This is part of a series of posts comparing rye whiskeys. For further details and links to other reviews in the series visit Why oh rye? Nine premium rye whiskeys put to the test.
The final two bottles in the Why oh rye? comparison are two barrel-proof ryes that are an incredible 24 years old, which means they were distilled and barrelled before I was born. That’s quite some time to spend in a barrel. Is such ageing worthwhile, or does so much time in the barrel just produce whiskeys that taste of oak?
Red Hook Rye (Barrel #4)
Brooklyn-based booze retailer LeNell Smoothers started bottling Red Hook Rye in 2006, and since then has produced four barrels worth of non-chill-filtered, barrel strength whiskey. I had heard much about this rye, so when I was in New York last year and paid a visit to LeNell’s it was impossible to resist picking up a bottle, despite the hefty price tag and the risk of breakage while bringing it back over the Atlantic. Sadly owing to a major shortage of aged rye brought on by its rise in popularity over the past few years, barrel #4 was likely the last bottling of super-aged Red Hook Rye for a while.
The nose of the Red Hook Rye is full of fruit and sourness, and remarkably mild considering the whiskeys strength. The sourness continues in the mouth, along with some oak and hints of fruit, citrus and vanilla. There is a slight pepper note, and some restrained other spices, and with water added you even get a mild sweetness coming out. The finish has a little heat and some lingering spice and sweet notes.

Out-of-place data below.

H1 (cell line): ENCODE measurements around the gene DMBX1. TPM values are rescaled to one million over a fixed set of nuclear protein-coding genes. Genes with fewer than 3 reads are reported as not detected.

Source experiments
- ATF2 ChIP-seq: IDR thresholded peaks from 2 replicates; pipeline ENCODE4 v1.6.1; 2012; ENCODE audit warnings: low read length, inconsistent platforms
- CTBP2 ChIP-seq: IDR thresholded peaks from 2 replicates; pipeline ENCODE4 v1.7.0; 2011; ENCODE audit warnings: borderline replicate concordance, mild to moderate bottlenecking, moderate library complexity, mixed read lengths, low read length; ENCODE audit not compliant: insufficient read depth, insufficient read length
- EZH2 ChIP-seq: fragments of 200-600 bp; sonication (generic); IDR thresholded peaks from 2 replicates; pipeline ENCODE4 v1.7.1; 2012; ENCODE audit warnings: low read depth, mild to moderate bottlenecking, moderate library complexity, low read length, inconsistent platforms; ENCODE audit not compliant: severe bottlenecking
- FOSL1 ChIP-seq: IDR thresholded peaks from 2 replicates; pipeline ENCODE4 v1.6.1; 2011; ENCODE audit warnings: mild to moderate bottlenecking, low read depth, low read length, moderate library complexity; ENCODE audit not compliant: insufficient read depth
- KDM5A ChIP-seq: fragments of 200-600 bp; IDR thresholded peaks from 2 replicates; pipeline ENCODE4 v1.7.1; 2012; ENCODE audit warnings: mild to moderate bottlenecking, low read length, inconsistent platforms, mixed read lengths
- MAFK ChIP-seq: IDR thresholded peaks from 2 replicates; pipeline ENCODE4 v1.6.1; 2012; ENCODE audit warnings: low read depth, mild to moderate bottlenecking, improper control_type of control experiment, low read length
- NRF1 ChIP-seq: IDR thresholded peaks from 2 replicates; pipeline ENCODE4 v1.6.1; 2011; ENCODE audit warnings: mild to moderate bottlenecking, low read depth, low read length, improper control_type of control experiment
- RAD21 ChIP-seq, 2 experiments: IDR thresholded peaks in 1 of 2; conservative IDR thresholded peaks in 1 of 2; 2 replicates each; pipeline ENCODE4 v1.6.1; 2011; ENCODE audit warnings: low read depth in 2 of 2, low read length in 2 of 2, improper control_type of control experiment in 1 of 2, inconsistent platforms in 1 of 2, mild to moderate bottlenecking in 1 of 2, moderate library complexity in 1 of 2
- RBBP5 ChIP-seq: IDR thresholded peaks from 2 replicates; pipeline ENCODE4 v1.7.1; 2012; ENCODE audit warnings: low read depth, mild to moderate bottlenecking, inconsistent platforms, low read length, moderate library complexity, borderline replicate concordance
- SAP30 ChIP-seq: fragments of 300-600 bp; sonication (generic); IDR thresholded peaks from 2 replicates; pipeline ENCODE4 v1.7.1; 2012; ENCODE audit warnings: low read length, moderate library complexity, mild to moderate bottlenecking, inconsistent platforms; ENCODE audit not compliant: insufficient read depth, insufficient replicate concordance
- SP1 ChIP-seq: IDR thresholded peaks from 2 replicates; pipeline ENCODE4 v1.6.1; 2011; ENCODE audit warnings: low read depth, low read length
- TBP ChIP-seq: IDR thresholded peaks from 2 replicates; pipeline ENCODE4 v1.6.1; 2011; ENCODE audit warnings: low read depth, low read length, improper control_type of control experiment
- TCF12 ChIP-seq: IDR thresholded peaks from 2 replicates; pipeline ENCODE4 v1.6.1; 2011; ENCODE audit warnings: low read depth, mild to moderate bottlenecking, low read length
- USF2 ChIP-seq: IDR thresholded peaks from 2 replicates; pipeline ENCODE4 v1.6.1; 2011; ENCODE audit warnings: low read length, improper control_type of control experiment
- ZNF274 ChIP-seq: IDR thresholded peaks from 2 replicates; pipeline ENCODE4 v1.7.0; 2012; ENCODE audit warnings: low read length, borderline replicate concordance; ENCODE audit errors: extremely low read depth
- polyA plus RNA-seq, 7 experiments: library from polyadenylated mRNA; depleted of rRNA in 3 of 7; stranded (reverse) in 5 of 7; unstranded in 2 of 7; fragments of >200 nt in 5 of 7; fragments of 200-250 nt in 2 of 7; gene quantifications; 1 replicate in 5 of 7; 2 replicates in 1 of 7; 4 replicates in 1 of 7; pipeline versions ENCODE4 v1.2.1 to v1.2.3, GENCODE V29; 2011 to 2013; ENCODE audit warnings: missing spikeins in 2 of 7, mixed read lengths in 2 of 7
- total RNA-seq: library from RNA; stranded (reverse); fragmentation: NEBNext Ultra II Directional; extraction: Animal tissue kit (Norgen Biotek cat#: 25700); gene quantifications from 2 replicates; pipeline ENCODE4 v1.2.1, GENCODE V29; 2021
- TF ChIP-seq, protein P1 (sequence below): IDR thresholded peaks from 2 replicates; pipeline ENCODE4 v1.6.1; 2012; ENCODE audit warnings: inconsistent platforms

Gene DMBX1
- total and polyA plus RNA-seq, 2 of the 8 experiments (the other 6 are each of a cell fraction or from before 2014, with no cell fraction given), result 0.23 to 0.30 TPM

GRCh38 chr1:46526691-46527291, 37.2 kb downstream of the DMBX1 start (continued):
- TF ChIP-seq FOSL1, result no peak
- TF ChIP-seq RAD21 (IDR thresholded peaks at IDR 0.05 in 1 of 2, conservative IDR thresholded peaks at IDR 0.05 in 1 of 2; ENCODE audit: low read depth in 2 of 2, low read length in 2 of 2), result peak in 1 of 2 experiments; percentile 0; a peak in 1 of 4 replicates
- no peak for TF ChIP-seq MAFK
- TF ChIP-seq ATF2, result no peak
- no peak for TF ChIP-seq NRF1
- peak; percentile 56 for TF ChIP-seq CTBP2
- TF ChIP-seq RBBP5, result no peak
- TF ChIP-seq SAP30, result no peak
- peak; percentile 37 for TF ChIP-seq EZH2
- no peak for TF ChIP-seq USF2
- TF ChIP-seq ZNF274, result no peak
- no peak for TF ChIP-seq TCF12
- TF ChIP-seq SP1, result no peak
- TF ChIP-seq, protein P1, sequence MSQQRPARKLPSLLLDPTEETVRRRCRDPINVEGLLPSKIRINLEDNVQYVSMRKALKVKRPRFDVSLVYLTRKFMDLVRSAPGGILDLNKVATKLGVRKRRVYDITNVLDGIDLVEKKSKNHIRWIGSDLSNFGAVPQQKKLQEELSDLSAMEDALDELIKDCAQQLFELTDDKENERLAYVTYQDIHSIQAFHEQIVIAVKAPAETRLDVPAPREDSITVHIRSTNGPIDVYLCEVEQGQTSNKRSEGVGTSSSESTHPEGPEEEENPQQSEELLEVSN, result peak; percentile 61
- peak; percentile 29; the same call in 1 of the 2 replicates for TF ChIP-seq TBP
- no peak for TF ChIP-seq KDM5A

A really beautiful whiskey, it completely defies the fact that it is one of the oldest ryes in the comparison with its bright, complex nature, yet displays a balance that only age can bring whiskey. A real winner, I only wish I had picked up a few more bottles so I didn’t have to guard my stash so carefully.
The Bitter Truth 24 year old
Producers of some of the finest cocktail bitters available today, The Bitter Truth last year began expanding their product range with a sloe gin and rye whiskey. The Bitter Truth Kentucky Rye Whiskey is bottled at a barrel-strength 69.2% ABV and is 24 years old.
On the nose the TBT rye provides a decent dose of wood and leather, with a mild underlying sourness and a medium heat. In the mouth you get a hefty dose of wood which is followed by some sourness and then a mild sweet fruitiness. The finish is long with a lingering sourness, some leather and mild citrus notes, and a medium heat.
Considering both this and the Red Hook Rye come from the same warehouse, and are the same age, it is amazing to see how different the two can be. Unfortunately with The Bitter Truth Rye I can’t help but feel, like the Rittenhouse 21 year old, that it’s spent just a little bit too long in the barrel. It has just a little bit too much wood for my liking, but I am looking forward to trying it in an Old Fashioned when it’s brightened up with some bitters.
Note: While this bottle was purchased with my own money Stephan and Alex, the owners of The Bitter Truth, are friends and while I would like to think of myself as impartial I felt it important to mention in the interests of full disclosure.
Now you’ve read the tasting notes, check back later this week to find out how the above ryes, and the rest of the Why oh rye? whiskeys, fare in mixed drinks, and which ryes are my favourite overall.
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